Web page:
Letters to the Editor, November 12, 2016
Flight changes for Haima not handled well
I refer to the letter by Cheng Cho-ming, of the Hong Kong Observatory (“No 8 signal for Haima raised on public safety concerns amid gales”, November 4) in reply to my letter (“Observatory’s response was over the top”, October 26).
What irony and waste of public money it was, that the storm-penetration aircraft was unable to take off due to the onset of adverse crosswinds of the very storm that it was supposed to penetrate and report on?
Surely, if the Observatory really wanted it to take off (to read the actual winds which might prove or disprove the forecast), it could have done so in the many hours after the No 8 signal was hoisted but before the adverse crosswinds actually struck (typically over 25knots/46.3km/h sustained wind, not gust). With a flight endurance capable of loitering in the storm for hours before landing at a storm-free alternate aerodrome, it could have taken off comfortably.
The Observatory said, “Chek Lap Kok was consistently affected by cross winds of 50km/h for several hours”.
At 30 runway movements an hour, if “several” means five, then five hours would have caused only 150 to have been cancelled or delayed. But more than 780 flights were cancelled or delayed. Clearly many were cancelled or delayed unnecessarily early.
If the decisions to cancel or delay flights were only taken after the storm-penetration flight reported back, many would not have been cancelled or delayed.
Peter Lok, Chai Wan
Wildlife paying price for great human greed
A recent research report said nearly three-fifths of all animals with a backbone had disappeared since 1970, mostly due to human appetites and activity.
Stocks of global wildlife could plunge two-thirds by 2020, an annual decline of 2 per cent, WWF and the Zoological Society of London warned in their joint Living Planet report.
The report implied that a big change in our lifestyles is necessary. Biological diversity is important to humans. If all the animals are driven to extinction, our lives cannot be maintained. It is time for us to change things and help endangered species.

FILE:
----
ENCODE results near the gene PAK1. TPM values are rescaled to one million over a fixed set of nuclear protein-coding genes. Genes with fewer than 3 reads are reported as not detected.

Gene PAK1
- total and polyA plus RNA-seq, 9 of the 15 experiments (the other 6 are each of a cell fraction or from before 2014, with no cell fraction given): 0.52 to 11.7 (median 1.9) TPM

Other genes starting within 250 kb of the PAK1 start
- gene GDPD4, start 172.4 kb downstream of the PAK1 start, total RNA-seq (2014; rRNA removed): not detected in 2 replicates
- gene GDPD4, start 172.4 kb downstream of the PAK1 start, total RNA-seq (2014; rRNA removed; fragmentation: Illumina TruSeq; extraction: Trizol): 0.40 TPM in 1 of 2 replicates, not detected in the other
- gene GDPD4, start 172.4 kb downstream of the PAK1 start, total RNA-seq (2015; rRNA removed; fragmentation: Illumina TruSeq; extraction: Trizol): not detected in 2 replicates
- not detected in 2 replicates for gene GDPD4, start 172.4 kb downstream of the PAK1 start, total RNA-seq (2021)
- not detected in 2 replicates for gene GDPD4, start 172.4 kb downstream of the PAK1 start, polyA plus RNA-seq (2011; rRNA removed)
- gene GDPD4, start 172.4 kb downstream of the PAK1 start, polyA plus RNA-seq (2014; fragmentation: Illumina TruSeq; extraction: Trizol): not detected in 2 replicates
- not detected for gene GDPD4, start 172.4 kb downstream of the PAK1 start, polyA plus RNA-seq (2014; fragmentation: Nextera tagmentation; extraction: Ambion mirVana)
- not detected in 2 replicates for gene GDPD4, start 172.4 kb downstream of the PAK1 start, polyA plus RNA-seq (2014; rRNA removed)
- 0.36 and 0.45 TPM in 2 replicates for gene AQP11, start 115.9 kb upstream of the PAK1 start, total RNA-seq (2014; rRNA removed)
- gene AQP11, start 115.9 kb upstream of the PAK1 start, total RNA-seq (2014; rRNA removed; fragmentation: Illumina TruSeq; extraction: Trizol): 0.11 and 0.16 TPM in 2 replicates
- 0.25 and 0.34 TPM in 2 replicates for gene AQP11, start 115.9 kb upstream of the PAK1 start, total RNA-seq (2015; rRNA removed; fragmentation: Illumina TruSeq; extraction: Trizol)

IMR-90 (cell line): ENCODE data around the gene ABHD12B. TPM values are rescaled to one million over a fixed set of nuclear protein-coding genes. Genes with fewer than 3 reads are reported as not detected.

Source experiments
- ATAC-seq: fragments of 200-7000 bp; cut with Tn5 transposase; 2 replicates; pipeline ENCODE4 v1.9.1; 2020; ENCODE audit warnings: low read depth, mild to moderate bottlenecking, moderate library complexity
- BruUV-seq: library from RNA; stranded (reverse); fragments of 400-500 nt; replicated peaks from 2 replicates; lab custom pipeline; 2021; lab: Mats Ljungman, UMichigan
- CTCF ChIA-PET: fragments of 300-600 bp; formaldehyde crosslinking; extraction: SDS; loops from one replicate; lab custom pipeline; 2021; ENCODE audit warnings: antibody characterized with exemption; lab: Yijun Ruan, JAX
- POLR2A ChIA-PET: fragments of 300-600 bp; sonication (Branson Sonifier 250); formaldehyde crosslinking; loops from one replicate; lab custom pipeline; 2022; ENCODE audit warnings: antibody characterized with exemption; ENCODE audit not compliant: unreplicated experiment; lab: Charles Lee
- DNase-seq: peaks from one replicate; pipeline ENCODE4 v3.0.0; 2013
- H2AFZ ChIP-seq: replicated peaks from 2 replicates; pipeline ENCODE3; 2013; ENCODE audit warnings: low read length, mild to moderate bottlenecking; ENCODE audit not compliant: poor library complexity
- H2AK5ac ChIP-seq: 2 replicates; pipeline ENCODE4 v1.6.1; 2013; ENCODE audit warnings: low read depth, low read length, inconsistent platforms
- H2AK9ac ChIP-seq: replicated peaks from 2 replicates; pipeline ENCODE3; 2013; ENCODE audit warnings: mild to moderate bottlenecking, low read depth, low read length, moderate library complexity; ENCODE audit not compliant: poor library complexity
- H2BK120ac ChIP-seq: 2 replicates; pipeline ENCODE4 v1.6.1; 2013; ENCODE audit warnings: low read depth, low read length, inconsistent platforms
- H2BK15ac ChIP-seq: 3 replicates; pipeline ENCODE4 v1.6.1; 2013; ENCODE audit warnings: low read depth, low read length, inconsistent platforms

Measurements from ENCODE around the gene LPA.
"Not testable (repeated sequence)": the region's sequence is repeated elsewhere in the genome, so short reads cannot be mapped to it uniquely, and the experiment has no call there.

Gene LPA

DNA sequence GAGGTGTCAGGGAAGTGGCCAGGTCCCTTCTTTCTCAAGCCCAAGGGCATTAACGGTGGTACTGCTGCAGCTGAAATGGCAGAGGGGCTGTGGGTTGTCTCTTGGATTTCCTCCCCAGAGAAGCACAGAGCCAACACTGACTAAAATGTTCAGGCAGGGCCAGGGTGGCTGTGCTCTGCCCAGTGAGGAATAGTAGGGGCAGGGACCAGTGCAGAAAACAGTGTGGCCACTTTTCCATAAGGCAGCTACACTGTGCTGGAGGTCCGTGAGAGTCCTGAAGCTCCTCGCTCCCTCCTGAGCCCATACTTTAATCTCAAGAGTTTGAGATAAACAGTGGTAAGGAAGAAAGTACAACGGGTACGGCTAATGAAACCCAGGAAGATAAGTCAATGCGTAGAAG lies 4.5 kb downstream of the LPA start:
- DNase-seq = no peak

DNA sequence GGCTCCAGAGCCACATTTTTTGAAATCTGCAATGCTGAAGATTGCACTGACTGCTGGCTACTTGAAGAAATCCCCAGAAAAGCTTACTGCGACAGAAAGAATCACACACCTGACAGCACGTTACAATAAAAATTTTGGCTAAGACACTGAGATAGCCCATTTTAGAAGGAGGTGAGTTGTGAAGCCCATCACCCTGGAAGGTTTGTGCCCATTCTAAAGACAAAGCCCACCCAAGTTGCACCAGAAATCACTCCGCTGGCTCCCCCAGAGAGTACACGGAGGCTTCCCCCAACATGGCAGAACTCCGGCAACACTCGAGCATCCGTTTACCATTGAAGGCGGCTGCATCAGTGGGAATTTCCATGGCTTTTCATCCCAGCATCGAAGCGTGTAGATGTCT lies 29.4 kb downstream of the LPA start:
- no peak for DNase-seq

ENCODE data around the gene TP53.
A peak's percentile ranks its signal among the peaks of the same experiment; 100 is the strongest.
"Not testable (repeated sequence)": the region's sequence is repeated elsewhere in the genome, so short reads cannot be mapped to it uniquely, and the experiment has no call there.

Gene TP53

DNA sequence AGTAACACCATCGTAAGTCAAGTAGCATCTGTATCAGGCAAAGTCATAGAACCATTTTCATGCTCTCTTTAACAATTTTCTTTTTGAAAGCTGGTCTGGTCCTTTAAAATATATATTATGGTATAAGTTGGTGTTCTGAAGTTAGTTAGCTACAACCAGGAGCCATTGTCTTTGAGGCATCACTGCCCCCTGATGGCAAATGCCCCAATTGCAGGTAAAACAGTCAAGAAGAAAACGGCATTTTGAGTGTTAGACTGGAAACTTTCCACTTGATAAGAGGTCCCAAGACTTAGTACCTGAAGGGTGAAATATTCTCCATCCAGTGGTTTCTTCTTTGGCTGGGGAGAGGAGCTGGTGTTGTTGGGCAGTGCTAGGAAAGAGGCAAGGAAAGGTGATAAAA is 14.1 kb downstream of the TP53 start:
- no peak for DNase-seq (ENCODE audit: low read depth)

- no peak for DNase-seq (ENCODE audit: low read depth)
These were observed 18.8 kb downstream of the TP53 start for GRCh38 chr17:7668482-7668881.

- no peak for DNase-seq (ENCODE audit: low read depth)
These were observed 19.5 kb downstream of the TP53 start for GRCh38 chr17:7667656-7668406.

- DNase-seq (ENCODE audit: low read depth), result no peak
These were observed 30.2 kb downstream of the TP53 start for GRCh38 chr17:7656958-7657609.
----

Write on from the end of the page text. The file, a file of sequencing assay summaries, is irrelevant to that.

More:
Most human activities tend to expropriate animal habitats, which urban development ends up destroying.
We build villages and factories near the homes of wild animals. The villagers drive out or hunt the creatures, while factories emit pollutants that damage their environment and health.
Life becomes more convenient for humans, but there’s a price to pay for our selfishness – and the animals are paying it.
Also, we are not eco-friendly in our daily lives and this contributes further to the problem. We depend heavily on electrical appliances, despite knowing power plants using fossil fuels pollute the air, adding to global warming. Their waste products enter the wildlife food chain.
We must work together for change. The report is also an alarm bell for the government to consider ways to balance the needs of environmental protection and urban development.
The earth is our only home, so shouldn’t we love it and the valuable lives on it?
Katie Lee Hoi-kei, Yau Yat Chuen
Ageing city faces a myriad long-term ills
A greying population is a serious problem that may bring numerous negative impacts to Hong Kong in the long term.
According to the 2016 policy address, the proportion of the population aged 65 or above will go up from 15 per cent, or 1.07 million, in 2014 to 36 per cent, or 2.58 million, in 2064.
As a result, the pressure on the younger generation to support the family will increase, as will medical costs – as the elderly get even older.